Tony Blair has given his strongest endorsement yet for Chancellor Gordon Brown to succeed him as Labour leader.
Mr Blair said he believed New Labour would "continue long after I've gone".
He told the BBC there would be a new leader at the next election, adding "let's assume it's Gordon", who will take New Labour "on to a new level".
He rejected following the Tories in jumping to a new generation, saying the best thing was to have experience "with the youthful team in support".
He told BBC One's Sunday AM: "When you've been in government and you've got that weight and experience and strength and power there, you know, you can have the best combination, which is the experience with the youthful team in support.
"And I think that's a very strong case for Gordon... Alan Greenspan (long serving US Federal Reserve Board Chairman) a short time ago described him as the 'finance minister without peer in the western world'.
"I mean, it's a pretty good endorsement. And therefore I think what is clear is that if we're sensible as a political party and carry on learning the lessons of why we spent 18 years in opposition and now we've got three terms of government.
"If we're sensible about it, we can move to the next level, the next stage and be extremely successful. And that's what I want to see.
"There is no doubt in my mind that New Labour will continue and will continue well after I have gone," he said.
"It is sometimes said that Gordon is, you know, not New Labour, he is old Labour, he is a roadblock to reform. It is complete nonsense. He is completely and totally on the same lines as me."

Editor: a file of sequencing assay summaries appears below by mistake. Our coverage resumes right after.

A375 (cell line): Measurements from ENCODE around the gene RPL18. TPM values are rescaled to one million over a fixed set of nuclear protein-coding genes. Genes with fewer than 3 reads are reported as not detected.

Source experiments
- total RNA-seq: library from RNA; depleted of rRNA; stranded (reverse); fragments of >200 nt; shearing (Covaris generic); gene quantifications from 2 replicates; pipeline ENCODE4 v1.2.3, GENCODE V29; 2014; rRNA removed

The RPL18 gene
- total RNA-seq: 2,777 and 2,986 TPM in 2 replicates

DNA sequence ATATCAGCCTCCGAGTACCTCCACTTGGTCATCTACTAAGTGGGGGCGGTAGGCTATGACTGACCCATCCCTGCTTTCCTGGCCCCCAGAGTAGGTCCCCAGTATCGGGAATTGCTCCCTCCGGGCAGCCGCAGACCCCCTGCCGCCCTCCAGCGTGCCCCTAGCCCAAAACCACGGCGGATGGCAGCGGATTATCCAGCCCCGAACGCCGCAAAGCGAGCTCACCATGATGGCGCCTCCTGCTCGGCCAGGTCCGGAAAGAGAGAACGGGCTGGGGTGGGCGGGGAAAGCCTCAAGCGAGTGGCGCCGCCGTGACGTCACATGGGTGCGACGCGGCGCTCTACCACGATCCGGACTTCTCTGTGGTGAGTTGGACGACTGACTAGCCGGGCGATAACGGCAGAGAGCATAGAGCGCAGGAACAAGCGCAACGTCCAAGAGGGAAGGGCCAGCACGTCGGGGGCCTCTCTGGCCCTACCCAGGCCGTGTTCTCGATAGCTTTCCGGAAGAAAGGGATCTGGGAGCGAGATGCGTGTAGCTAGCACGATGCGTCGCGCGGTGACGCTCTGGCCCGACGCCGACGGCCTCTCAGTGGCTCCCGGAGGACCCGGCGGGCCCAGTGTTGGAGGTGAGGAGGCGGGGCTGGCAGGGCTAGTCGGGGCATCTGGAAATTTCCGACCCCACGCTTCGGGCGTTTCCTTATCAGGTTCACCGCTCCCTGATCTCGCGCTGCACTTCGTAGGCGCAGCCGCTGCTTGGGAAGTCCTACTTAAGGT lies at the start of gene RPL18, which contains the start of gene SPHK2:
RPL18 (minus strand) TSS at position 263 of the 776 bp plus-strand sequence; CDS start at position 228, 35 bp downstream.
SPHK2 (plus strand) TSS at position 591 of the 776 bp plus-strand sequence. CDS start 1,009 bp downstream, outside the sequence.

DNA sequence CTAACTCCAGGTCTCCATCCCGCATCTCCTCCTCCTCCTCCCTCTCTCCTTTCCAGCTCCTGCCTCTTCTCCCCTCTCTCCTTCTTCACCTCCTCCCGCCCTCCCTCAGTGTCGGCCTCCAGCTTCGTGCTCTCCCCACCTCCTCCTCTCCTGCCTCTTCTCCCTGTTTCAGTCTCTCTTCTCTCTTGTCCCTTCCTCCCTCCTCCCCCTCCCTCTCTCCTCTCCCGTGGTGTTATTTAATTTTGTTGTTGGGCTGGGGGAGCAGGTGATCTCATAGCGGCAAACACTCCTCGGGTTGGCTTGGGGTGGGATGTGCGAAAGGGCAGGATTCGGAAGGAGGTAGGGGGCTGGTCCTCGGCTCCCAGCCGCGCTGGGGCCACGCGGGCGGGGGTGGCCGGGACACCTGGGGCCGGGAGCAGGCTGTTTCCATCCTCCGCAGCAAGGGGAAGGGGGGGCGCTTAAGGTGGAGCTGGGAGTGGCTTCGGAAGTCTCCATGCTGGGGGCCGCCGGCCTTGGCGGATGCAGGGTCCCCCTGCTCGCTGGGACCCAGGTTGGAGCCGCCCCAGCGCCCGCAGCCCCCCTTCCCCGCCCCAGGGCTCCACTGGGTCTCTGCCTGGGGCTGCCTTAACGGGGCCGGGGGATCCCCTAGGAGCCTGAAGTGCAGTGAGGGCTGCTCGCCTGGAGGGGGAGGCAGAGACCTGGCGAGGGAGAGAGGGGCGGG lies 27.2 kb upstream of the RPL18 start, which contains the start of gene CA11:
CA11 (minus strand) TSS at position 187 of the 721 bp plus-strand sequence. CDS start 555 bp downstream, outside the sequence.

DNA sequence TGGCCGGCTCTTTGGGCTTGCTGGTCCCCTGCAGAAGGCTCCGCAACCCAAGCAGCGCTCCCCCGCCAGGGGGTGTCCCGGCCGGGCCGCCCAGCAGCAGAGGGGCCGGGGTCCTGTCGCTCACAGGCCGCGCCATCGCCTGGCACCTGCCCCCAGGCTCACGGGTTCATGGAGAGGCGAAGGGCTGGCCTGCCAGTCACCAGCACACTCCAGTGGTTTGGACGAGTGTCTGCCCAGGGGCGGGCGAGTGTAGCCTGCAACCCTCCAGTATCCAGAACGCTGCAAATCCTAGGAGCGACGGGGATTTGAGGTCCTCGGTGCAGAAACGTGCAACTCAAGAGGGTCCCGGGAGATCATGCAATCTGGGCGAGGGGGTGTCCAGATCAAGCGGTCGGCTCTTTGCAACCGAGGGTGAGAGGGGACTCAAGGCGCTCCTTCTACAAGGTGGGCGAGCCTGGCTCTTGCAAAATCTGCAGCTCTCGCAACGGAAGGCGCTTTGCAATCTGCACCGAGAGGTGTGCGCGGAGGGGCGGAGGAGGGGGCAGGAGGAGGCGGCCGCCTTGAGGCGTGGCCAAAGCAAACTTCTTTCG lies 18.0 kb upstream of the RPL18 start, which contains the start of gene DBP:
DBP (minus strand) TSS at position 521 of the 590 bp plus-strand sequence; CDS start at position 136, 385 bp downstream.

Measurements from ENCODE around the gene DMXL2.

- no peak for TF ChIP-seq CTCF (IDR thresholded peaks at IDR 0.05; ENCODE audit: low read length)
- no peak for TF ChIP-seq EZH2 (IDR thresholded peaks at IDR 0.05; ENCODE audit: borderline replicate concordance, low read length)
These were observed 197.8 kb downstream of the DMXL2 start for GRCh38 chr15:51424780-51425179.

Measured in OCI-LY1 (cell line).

Mr Blair also said he would not rethink his plan to stand down as prime minister before the next election.
Earlier, in an interview with the Observer newspaper, Mr Blair said he had not "the faintest idea" whether new Conservative leader David Cameron would make a good prime minister.
Mr Blair said people should accept that the media would give Mr Cameron "a more than fair wind".
"Now, what do you do about that? Relax, because the changes he is trying to make in the Conservative Party are changes to the basic settlement New Labour represents."
Asked about Mr Cameron, Mr Blair told Sunday AM the repositioning of the Conservatives was "not the same as having a policy agenda for the future".
"The question we should be posing is a set of policy questions for the Conservatives as to whether having talked the talk, they can walk the walk," he said.
The Tories know that they have to pretend they are becoming more like New Labour in order to win, he said.
"The absolutely obvious thing to do is to carry on being New Labour and take it to a new level."
Shifting to the left to open up ground between the two main parties would be "the Kamikaze strategy ... the daftest thing beyond belief".
Mr Blair offered further reassurance to his own rebel backbenchers over his schools plans, again saying "we have no intention of bringing back academic selection".